The industrial real estate sector was severely impacted during the 2008-09 recession, and has subsequently lagged in the early stages of the U.S. economic recovery.
However, beginning in the second half of 2010, industrial real estate fundamentals have been improving. Led by a rebound in consumer spending, business inventory restocking, and a resurgence of U.S. trade volume and manufacturing production since 2010, the industrial real estate sector has benefited from recovering fundamentals and, we believe, is poised to continue its improvement.
Though global macroeconomic risks remain, investors have the potential to acquire high quality industrial assets in select markets at below-replacement cost and below previous peak market values, creating the potential for attractivereturns over the next several years.
All key leading indicators for bulk demand turned positive after the 2008-09 recession. Consumer spending, as measured by total retail sales, expanded a cumulative 15.3% from the second quarter of 2009 through the second quarter of 2011. Industrial production in the U.S. bottomed in the second quarter of 2009, and has rebounded 11.8% as of the third quarter of 2011, according to Moody’s Analytics. As of August 2011, the U.S. manufacturing sector grew for the 25th consecutive month, according to the Purchasing Managers Index (PMI).
In July, U.S. exports of goods increased 5.3%, while U.S. imports expanded 3.5% as compared to the monthly average of the first quarter of 2011. Overall, 2010 was a year of significant recovery for the manufacturing sector, and growth continued into the first half of 2011, albeit at a slower pace. A recovering world economy and weak U.S. dollar are expected to support further improvement in the industrial sector through the remainder of 2011.
Industrial property investments offer a number of advantages, such as:
In addition to these long-term benefits of investing in industrial real estate, we believe the recovery of the industrial sector is relatively late in this real estate cycle, suggesting that much value appreciation is still to be realized. Most industrial markets have experienced strong leasing activity and solid net absorption over the past year.
As of the second quarter of 2011, nearly 1 billion square feet of industrial space had been absorbed nationwide since the third quarter of 2010. Several markets have already shown positive effective rental growth and a few are experiencing speculative.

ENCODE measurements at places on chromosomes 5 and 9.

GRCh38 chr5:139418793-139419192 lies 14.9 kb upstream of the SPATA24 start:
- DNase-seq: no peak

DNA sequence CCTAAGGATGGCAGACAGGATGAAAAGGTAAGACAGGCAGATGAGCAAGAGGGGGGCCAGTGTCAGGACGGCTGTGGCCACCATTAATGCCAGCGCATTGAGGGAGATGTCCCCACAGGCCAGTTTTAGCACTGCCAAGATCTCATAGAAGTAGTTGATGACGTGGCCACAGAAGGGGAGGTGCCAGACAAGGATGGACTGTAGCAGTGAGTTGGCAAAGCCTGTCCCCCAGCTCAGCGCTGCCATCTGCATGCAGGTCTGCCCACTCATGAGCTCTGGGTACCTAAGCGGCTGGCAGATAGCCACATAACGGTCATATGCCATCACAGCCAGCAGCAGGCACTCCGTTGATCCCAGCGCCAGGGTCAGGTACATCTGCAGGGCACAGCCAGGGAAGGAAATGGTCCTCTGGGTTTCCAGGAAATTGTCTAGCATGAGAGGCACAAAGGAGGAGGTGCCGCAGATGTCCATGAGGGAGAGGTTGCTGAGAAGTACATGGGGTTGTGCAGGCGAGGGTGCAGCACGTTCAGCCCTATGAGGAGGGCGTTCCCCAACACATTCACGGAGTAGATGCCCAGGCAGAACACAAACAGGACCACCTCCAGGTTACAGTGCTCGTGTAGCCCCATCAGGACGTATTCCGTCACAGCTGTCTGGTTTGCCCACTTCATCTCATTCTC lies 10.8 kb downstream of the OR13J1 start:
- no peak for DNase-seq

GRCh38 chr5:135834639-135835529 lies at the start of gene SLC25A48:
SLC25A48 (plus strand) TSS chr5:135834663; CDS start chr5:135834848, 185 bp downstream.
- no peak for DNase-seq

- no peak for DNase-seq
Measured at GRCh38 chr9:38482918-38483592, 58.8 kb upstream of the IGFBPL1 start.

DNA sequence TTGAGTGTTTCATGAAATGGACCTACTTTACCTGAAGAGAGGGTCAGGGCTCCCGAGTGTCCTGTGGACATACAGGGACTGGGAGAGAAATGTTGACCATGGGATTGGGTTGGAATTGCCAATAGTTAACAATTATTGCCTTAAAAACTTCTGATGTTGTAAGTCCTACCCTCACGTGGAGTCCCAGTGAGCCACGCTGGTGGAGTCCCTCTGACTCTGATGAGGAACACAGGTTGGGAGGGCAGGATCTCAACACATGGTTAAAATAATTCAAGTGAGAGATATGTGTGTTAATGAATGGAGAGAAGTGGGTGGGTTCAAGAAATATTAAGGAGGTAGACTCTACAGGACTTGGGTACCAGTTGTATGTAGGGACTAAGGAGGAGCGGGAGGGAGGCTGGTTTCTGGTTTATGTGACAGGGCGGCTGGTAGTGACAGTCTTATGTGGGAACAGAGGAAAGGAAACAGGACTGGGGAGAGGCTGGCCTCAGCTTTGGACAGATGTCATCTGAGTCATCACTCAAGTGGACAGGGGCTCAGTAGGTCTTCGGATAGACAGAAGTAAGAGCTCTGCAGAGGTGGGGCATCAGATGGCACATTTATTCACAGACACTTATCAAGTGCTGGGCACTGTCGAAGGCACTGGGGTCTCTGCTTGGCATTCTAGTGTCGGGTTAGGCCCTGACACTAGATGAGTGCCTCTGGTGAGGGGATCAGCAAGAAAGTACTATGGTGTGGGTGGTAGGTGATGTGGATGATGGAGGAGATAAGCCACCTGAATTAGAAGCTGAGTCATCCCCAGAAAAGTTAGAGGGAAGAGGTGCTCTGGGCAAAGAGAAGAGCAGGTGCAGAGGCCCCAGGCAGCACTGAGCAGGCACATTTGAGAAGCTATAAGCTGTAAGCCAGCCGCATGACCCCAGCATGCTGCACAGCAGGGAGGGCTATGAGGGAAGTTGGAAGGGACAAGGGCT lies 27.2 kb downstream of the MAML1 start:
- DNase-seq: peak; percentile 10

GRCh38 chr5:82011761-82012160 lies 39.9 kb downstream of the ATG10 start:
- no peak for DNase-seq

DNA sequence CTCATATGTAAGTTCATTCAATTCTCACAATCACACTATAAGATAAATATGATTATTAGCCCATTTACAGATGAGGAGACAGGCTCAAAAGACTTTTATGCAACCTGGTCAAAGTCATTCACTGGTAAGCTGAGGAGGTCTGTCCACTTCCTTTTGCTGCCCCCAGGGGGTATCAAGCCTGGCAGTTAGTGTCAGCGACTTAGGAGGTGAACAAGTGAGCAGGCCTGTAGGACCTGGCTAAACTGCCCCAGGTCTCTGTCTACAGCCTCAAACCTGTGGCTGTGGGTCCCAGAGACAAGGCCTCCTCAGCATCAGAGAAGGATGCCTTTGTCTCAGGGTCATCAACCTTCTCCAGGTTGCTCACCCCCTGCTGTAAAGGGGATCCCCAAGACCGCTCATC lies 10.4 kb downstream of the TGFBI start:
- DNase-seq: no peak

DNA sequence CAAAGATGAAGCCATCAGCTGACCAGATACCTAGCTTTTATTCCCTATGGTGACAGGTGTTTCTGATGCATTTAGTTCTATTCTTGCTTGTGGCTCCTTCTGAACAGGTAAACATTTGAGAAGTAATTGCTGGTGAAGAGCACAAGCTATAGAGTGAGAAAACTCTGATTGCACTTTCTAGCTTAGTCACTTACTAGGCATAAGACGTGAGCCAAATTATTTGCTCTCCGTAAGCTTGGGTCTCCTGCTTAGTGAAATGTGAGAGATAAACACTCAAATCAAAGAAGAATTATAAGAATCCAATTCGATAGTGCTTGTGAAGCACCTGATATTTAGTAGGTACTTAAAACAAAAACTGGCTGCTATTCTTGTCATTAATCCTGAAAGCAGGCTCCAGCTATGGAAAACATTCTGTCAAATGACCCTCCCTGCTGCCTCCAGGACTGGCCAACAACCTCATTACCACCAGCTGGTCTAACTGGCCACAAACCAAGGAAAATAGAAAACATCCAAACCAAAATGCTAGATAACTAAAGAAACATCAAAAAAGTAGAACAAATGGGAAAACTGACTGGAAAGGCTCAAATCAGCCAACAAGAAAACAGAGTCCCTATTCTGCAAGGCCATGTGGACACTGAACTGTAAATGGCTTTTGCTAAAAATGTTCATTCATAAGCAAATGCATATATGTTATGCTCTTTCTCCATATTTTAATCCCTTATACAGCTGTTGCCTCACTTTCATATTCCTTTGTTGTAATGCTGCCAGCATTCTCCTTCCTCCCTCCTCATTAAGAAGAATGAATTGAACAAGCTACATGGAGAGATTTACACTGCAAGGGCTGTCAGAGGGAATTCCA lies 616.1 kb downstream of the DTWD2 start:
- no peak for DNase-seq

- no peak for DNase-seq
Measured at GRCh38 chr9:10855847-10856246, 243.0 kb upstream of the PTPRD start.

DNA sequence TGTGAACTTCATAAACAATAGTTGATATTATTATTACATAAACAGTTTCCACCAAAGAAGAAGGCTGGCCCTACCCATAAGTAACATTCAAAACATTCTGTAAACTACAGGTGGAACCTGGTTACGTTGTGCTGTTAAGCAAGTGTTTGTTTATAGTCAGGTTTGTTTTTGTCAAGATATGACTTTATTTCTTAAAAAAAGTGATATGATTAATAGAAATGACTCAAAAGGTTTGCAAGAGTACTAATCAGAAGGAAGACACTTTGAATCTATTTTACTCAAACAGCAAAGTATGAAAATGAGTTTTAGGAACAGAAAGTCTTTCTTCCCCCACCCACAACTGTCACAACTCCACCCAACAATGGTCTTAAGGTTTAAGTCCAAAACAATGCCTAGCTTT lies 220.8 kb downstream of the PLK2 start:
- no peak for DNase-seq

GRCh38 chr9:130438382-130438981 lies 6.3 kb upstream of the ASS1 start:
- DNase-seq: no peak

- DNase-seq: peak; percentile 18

However, despite the strong positive absorption experienced over the past year, industrial vacancy remains elevated. Therefore, we believe most industrial markets will not experience significantuntil vacancy declines toward its long-term average. This constrained pipeline is a key difference from the last major real estate downturn of the early 1990s. Along with robust corporate profits and healthy balance sheets, as the economy continues to improve, positive absorption and low levels of construction are expected further to bring down the vacancy rate going forward.
Average industrial transaction cap rates remain the highest of all property sectors at 7.9% in the second quarter of 2011, according to Real Capital Analytics. However the gap continues to narrow. After a steep decline during the 2008-09 recession, values for institutional quality assets have rebounded strongly since early 2010.
The NCREIF industrial sector realized total returns of 4.5% during the second quarter of 2011, outperforming the overall NCREIF Property Index for the first time since the index turned positive in the first quarter of 2010. We believe the industrial sector should offer attractive total returns going forward, with new investments over the next 24 months benefiting from the up cycle.
Despite the recovery in the industrial real estate sector over the past year, risks remain. The global and U.S. economic recovery has been of moderate strength to date and plagued by delayed job growth. Several of the industrial indicators have slowed or turned negative during the third quarter of 2011. The rate of U.S. industrial production growth slowed in August. As of July, while exports expanded, imports fell two consecutive months for a cumulative 1.6% decline. Additionally, in August, U.S. personal income decreased for the first time in two years.
As business inventory, import/export volumes, consumer spending, and manufacturing recover, industrial real estate should offer attractive returns over the next several years. The industrial market posted strong leasing activity, declining vacancies, and diminished supply, which should set the stage for accelerating net absorption and rising rents in upcoming quarters. We expect effective rent growth to turn positive in the second half of 2011 and increase moderately in 2012-13 before accelerating strongly in 2014-15. While risks remain for the outlook of the U.S. and global recovery, supply and demand fundamentals and capital marketsuggest that the industrial sector will likely experience strong income and appreciation returns over the next several years.
David Lynn is a managing director, generalist portfolio manager and head of investment strategy for Clarion Partners in New York.